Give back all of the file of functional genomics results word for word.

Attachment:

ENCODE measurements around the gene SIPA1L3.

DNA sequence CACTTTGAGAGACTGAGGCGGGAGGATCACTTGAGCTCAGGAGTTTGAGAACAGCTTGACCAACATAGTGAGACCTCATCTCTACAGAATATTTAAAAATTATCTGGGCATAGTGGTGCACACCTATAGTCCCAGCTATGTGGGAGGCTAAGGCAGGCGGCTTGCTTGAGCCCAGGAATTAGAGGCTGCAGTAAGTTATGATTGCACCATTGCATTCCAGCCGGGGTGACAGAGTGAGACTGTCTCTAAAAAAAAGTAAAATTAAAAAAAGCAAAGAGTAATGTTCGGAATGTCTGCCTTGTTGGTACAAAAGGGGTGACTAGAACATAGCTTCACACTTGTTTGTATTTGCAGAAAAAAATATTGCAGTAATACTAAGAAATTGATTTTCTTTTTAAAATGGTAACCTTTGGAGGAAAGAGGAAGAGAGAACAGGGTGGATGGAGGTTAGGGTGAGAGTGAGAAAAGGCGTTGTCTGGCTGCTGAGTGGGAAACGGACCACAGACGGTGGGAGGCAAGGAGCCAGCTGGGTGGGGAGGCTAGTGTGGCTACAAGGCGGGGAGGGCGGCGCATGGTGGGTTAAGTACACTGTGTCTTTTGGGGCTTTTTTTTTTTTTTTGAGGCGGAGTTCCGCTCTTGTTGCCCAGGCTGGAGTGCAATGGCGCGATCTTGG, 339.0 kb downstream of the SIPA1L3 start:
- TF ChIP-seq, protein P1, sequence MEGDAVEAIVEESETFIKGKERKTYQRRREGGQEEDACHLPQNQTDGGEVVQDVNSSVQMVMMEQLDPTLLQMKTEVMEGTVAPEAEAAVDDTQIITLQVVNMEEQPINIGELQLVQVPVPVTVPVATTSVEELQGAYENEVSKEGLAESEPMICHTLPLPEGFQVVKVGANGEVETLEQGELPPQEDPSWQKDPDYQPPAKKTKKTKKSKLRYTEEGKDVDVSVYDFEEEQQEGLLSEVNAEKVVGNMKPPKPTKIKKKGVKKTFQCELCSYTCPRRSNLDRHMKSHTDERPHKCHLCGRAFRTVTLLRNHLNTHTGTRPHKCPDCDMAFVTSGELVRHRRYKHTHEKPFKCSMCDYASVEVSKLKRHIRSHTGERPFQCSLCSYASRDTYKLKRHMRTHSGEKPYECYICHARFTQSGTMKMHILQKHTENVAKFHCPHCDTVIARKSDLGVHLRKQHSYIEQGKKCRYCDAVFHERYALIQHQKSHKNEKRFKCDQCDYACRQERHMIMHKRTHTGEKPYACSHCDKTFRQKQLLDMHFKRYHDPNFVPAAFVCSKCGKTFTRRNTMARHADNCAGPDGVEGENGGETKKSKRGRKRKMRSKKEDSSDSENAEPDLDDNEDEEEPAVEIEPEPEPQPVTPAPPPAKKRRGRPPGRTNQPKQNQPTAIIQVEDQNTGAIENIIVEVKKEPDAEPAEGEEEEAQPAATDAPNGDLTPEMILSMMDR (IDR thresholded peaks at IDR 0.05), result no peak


ENCODE measurements around the gene SIPA1L3.

DNA sequence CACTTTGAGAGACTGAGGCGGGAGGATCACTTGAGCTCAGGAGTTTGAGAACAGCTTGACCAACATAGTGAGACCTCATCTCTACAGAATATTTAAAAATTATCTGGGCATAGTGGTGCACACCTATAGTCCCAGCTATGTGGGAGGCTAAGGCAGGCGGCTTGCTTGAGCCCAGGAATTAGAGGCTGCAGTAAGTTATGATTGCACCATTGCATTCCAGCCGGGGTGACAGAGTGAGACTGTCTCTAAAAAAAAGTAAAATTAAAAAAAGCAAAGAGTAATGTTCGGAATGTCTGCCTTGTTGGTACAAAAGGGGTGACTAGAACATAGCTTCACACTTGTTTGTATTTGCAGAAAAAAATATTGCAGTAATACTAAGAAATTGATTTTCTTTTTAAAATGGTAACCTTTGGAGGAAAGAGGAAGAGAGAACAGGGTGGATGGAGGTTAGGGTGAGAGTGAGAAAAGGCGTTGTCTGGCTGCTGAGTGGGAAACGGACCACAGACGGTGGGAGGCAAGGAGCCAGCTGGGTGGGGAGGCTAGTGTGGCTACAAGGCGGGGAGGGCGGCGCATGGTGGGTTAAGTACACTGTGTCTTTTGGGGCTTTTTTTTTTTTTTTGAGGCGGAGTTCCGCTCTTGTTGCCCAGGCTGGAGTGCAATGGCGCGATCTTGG, 339.0 kb downstream of the SIPA1L3 start:
- TF ChIP-seq, protein P1, sequence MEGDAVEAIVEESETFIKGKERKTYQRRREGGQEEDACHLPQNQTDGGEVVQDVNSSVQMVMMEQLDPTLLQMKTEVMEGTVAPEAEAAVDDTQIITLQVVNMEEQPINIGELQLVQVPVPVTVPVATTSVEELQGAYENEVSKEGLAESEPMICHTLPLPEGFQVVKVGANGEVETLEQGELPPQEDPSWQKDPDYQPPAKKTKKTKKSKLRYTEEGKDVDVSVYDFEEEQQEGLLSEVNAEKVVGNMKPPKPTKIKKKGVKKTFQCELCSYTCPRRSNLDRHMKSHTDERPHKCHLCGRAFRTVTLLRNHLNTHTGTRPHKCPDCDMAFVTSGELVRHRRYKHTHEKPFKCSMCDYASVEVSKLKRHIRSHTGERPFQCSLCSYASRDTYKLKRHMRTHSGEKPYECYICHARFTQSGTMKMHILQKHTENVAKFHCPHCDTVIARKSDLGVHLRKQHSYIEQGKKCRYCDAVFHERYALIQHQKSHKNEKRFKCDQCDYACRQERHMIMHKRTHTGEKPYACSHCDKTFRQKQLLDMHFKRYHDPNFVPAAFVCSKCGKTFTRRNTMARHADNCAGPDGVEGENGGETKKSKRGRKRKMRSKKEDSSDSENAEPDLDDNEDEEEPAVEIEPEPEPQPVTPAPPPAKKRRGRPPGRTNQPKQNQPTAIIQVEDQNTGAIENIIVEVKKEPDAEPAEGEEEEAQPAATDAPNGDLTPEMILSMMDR (IDR thresholded peaks at IDR 0.05), result no peak